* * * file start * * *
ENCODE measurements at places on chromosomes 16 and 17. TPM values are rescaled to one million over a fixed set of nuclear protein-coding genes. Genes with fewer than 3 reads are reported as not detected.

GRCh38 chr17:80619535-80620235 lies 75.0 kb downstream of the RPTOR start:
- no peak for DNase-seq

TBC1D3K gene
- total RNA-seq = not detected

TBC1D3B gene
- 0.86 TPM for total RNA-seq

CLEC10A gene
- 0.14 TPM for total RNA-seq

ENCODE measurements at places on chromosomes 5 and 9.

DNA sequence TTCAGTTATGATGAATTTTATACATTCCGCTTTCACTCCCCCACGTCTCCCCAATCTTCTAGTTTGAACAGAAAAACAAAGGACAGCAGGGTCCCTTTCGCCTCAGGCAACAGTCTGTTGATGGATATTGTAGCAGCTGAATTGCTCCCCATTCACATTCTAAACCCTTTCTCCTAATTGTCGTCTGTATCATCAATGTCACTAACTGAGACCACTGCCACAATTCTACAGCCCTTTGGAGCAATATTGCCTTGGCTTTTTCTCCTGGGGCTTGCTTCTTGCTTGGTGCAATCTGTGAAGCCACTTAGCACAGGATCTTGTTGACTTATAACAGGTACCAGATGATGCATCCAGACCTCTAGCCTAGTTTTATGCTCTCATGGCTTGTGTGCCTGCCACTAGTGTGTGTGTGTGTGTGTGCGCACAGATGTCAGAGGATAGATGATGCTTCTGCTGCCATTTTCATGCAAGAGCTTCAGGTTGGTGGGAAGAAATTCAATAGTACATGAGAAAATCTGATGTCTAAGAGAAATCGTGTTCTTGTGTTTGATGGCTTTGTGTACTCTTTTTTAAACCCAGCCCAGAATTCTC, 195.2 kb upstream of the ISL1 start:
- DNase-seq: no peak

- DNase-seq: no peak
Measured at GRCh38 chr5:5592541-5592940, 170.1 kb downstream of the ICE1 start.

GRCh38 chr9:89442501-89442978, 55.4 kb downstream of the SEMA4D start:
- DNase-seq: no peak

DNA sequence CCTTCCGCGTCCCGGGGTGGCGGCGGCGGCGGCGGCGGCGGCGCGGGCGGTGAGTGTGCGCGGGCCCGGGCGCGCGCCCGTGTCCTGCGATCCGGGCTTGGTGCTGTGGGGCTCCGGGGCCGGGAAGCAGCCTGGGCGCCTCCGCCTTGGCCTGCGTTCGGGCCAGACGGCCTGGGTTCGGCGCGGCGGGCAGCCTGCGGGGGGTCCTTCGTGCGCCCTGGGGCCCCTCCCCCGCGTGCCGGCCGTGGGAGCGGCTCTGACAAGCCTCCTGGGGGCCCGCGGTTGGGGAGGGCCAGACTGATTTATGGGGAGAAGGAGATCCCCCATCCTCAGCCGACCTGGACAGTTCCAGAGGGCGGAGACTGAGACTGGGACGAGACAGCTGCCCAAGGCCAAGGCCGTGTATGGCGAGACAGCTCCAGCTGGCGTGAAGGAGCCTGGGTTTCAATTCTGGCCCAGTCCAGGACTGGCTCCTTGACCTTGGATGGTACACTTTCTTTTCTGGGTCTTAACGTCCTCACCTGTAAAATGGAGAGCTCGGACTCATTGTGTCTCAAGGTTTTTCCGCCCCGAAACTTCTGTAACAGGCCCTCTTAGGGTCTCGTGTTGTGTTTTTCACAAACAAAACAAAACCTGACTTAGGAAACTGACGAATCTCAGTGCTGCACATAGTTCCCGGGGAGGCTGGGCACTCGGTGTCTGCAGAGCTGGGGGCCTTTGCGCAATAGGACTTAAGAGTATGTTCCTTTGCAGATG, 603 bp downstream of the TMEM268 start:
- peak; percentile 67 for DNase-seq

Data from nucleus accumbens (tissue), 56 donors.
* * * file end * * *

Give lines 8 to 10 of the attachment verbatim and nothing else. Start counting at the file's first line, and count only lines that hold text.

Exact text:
CLEC10A gene
- 0.14 TPM for total RNA-seq

ENCODE measurements at places on chromosomes 5 and 9.